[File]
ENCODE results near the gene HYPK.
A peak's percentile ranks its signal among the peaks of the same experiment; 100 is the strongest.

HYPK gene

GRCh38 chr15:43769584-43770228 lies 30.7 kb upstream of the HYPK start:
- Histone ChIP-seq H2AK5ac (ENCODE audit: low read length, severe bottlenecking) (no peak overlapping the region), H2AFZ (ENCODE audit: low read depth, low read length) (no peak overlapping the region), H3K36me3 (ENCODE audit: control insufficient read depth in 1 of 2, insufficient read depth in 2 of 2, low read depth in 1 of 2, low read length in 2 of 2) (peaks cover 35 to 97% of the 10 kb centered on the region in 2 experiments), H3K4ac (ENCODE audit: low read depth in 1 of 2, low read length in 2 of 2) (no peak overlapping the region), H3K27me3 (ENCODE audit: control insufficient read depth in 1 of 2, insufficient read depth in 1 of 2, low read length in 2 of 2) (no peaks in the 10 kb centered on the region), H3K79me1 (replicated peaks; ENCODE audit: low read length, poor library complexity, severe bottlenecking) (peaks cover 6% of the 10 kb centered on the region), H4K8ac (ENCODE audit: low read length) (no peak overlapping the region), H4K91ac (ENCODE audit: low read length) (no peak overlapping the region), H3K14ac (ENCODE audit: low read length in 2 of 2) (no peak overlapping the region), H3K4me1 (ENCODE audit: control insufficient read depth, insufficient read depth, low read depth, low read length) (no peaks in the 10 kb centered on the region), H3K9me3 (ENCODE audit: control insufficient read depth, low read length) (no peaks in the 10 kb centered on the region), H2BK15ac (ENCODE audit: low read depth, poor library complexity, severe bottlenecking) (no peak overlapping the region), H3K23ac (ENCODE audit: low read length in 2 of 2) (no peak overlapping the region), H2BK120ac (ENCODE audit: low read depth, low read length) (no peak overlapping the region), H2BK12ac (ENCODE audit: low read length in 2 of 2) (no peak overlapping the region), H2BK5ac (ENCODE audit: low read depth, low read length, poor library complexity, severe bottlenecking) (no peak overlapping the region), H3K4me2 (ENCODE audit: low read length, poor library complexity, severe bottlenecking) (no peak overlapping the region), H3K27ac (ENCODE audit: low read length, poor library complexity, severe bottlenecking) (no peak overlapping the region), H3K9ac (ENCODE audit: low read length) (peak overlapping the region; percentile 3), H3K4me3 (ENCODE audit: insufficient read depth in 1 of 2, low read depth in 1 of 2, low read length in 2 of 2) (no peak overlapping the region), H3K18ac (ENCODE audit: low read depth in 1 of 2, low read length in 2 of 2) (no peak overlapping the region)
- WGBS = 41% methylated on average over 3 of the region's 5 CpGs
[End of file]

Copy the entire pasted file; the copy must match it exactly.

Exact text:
ENCODE results near the gene HYPK.
A peak's percentile ranks its signal among the peaks of the same experiment; 100 is the strongest.

HYPK gene

GRCh38 chr15:43769584-43770228 lies 30.7 kb upstream of the HYPK start:
- Histone ChIP-seq H2AK5ac (ENCODE audit: low read length, severe bottlenecking) (no peak overlapping the region), H2AFZ (ENCODE audit: low read depth, low read length) (no peak overlapping the region), H3K36me3 (ENCODE audit: control insufficient read depth in 1 of 2, insufficient read depth in 2 of 2, low read depth in 1 of 2, low read length in 2 of 2) (peaks cover 35 to 97% of the 10 kb centered on the region in 2 experiments), H3K4ac (ENCODE audit: low read depth in 1 of 2, low read length in 2 of 2) (no peak overlapping the region), H3K27me3 (ENCODE audit: control insufficient read depth in 1 of 2, insufficient read depth in 1 of 2, low read length in 2 of 2) (no peaks in the 10 kb centered on the region), H3K79me1 (replicated peaks; ENCODE audit: low read length, poor library complexity, severe bottlenecking) (peaks cover 6% of the 10 kb centered on the region), H4K8ac (ENCODE audit: low read length) (no peak overlapping the region), H4K91ac (ENCODE audit: low read length) (no peak overlapping the region), H3K14ac (ENCODE audit: low read length in 2 of 2) (no peak overlapping the region), H3K4me1 (ENCODE audit: control insufficient read depth, insufficient read depth, low read depth, low read length) (no peaks in the 10 kb centered on the region), H3K9me3 (ENCODE audit: control insufficient read depth, low read length) (no peaks in the 10 kb centered on the region), H2BK15ac (ENCODE audit: low read depth, poor library complexity, severe bottlenecking) (no peak overlapping the region), H3K23ac (ENCODE audit: low read length in 2 of 2) (no peak overlapping the region), H2BK120ac (ENCODE audit: low read depth, low read length) (no peak overlapping the region), H2BK12ac (ENCODE audit: low read length in 2 of 2) (no peak overlapping the region), H2BK5ac (ENCODE audit: low read depth, low read length, poor library complexity, severe bottlenecking) (no peak overlapping the region), H3K4me2 (ENCODE audit: low read length, poor library complexity, severe bottlenecking) (no peak overlapping the region), H3K27ac (ENCODE audit: low read length, poor library complexity, severe bottlenecking) (no peak overlapping the region), H3K9ac (ENCODE audit: low read length) (peak overlapping the region; percentile 3), H3K4me3 (ENCODE audit: insufficient read depth in 1 of 2, low read depth in 1 of 2, low read length in 2 of 2) (no peak overlapping the region), H3K18ac (ENCODE audit: low read depth in 1 of 2, low read length in 2 of 2) (no peak overlapping the region)
- WGBS = 41% methylated on average over 3 of the region's 5 CpGs